RobertC numerous people have gotten sick with Salmonella whereby the only poultry product in the house was raw pet food....what happen there?

        Comment


        • fzxdoc
          fzxdoc commented
          Editing a comment
          They ate at a restaurant.

          K.

        • Jerod Broussard
          Jerod Broussard commented
          Editing a comment
          fzxdoc nope, they had the sero-type of the pet food

        • rickgregory
          rickgregory commented
          Editing a comment
          Given the serotype of the pet food they either were so poor they actually ate it (sad...) or they fed their pet, then didn't sanitize surfaces/wash their hands and prepared food for themselves that was eaten raw, e.g. a salad. Or cooked to a low temp, same issue.

        #7
        Pet food is served raw, hence the no tolerance for contamination there. I'd rather hope that people cook their chicken, which will kill the salmonella, eliminating the risk. Would it be nice to have no contamination allowed on chicken meant for us? Sure. But you're not getting your $1.99/lb chicken then.

        You can freak yourself out all the time reading stuff like this but if you follow basic food safety protocols, it's just not a big issue. The larger problem is when things like lettuce are contaminated because we *don't* cook that.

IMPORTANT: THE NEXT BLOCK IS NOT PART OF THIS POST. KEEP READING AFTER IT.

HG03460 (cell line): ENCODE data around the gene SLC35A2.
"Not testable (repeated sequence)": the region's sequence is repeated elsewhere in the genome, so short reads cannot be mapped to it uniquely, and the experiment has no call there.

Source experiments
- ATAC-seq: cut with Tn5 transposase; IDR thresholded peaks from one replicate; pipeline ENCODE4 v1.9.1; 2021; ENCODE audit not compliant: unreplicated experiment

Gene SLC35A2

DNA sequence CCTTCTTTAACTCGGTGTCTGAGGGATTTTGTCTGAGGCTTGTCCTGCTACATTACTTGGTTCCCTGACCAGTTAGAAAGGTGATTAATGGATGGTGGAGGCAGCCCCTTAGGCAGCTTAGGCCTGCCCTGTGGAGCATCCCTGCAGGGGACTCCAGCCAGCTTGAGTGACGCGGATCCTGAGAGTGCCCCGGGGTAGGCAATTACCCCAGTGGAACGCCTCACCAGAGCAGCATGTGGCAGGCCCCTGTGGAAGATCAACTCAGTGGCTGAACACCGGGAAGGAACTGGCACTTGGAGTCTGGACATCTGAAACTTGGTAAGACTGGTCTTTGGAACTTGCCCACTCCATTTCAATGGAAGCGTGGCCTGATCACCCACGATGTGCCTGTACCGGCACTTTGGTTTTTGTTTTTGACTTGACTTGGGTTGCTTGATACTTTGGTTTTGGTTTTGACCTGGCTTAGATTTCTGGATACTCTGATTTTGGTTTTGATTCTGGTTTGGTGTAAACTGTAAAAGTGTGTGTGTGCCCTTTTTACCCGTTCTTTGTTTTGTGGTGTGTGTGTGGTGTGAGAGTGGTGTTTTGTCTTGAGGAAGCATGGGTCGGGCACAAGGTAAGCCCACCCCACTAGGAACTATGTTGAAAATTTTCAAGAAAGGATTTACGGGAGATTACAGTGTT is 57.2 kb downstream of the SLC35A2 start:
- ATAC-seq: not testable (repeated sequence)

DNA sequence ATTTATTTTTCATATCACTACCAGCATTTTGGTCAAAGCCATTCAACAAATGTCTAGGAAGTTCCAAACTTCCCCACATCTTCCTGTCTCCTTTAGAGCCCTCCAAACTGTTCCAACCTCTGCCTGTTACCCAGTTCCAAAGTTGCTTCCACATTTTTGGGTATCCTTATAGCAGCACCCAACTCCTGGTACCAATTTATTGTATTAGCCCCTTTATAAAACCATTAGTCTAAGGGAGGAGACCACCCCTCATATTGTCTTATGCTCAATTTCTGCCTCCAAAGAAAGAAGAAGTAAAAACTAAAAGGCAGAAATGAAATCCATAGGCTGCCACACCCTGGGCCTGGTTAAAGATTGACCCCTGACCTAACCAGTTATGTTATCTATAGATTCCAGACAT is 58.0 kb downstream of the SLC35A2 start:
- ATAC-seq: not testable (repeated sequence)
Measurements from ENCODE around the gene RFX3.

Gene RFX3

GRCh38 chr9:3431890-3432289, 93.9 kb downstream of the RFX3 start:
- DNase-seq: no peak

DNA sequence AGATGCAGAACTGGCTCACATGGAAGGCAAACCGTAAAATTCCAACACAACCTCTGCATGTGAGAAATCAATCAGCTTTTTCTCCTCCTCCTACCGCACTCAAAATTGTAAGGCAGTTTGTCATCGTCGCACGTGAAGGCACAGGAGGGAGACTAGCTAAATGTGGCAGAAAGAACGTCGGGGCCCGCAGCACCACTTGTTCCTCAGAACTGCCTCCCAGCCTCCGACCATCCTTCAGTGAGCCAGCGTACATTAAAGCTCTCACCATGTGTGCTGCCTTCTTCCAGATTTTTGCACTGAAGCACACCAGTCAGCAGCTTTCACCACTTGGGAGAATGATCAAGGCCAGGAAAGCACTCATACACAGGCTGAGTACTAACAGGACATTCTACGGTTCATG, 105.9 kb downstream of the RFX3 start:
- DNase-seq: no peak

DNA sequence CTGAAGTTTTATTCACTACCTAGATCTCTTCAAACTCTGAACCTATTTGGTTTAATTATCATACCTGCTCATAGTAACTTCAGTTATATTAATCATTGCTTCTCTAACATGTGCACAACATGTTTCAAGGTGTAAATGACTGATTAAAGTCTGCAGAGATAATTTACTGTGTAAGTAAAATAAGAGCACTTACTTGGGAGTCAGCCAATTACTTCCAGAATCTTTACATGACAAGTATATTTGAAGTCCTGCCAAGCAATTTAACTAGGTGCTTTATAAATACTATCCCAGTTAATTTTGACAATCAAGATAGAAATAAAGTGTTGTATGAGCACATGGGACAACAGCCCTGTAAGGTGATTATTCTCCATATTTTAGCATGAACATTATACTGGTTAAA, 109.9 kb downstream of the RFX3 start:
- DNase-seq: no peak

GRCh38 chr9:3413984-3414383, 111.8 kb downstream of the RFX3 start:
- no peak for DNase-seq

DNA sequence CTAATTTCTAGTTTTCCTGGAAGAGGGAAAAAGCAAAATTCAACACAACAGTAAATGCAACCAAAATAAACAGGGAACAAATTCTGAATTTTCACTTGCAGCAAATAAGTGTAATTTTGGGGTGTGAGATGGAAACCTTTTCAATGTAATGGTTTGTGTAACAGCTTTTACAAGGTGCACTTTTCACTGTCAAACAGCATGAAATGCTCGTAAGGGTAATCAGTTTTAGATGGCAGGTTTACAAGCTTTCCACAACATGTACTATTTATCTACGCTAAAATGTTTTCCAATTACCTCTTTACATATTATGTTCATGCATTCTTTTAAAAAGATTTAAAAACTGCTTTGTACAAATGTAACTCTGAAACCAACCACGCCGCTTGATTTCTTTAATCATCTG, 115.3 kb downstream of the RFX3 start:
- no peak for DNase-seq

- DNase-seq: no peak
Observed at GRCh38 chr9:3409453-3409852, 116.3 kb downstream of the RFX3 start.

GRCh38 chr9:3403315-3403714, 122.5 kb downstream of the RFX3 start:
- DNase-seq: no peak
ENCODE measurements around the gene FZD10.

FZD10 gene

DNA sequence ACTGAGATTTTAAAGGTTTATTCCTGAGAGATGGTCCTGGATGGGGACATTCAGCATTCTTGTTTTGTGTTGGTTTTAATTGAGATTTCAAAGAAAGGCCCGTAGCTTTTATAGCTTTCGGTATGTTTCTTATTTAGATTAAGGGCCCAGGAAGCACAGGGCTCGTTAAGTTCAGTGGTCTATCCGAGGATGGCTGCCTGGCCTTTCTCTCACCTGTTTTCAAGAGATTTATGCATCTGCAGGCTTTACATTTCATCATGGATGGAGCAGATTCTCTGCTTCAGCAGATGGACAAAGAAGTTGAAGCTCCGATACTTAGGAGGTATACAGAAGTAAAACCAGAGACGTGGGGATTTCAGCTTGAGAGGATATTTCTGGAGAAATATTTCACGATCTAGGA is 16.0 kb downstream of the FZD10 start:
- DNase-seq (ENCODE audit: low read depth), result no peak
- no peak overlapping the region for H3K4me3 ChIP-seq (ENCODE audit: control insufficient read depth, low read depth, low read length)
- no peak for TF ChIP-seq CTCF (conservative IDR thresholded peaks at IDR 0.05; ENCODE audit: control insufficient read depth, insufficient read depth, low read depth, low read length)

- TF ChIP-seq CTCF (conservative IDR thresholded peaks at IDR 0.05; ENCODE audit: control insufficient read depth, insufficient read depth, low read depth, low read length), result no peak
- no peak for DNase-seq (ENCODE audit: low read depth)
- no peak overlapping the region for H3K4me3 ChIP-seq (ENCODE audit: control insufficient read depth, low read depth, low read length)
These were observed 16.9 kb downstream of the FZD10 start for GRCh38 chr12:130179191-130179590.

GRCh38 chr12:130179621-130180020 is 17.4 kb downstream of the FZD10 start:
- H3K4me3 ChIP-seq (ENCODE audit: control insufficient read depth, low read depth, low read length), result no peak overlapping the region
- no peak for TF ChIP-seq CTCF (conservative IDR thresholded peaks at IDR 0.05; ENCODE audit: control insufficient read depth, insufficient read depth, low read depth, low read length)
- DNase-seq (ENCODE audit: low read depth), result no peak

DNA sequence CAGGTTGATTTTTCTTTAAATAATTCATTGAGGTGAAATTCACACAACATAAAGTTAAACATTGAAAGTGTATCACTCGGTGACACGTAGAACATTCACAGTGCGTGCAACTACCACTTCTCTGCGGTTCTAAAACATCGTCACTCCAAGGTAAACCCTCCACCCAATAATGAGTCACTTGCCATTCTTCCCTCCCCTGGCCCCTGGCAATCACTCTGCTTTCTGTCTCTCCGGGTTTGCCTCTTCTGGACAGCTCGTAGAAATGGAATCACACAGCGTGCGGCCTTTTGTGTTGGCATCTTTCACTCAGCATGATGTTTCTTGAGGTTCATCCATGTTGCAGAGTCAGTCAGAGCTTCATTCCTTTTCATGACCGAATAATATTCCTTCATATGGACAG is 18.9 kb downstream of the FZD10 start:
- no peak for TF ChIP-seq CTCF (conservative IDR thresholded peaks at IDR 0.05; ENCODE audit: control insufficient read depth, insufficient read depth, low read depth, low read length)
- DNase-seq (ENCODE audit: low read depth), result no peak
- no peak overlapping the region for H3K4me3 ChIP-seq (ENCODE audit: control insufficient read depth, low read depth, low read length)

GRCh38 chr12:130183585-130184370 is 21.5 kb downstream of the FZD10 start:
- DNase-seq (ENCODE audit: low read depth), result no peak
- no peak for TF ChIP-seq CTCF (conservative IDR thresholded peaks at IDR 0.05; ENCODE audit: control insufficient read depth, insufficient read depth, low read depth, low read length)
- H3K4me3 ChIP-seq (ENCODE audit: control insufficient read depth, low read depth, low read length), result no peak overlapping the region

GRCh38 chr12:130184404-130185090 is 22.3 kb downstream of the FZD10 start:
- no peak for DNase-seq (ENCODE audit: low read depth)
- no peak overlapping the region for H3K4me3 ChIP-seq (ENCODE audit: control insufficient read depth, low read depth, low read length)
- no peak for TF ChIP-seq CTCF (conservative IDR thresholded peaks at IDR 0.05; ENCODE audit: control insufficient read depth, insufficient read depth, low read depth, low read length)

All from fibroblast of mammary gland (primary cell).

Last edited by rickgregory; November 8, 2021, 10:52 AM.

        Comment


        • Steve R.
          Steve R. commented
          Editing a comment
          I agree with you on the personal responsibility aspect. But what about when someone else is cooking your food? This doesn't worry me at all when I'm cooking at home, because I just assume that the raw poultry is contaminated and proceed accordingly.

        • rickgregory
          rickgregory commented
          Editing a comment
          Steve R. - so, that's harder but it's why we now have clear food safety stickers in the window of ever restaurant here. Ironically, driven by a friend of mine who as a child was one of those hospitalized in the 1993 Jack In the Box e.coli outbreak (https://en.wikipedia.org/wiki/1993_J..._coli_outbreak)

          Every restaurant in the county has to display these and they're very clear https://kingcounty.gov/depts/health/...em/food-safety

        • rickgregory
          rickgregory commented
          Editing a comment
          (for the second link above, click on the first item in the FAQ to see the image)

        #8
        As I understand it, salmonella-free raw chicken would be impossible, It naturally occurs in chicken.

        Comment


        • rickgregory
          rickgregory commented
          Editing a comment
          Well we could demand all slaughtered chicken be irradiated but that didnt fly the first time it was proposed, so...

          https://www.fda.gov/food/buy-store-s...-you-need-know

        • Oak Smoke
          Oak Smoke commented
          Editing a comment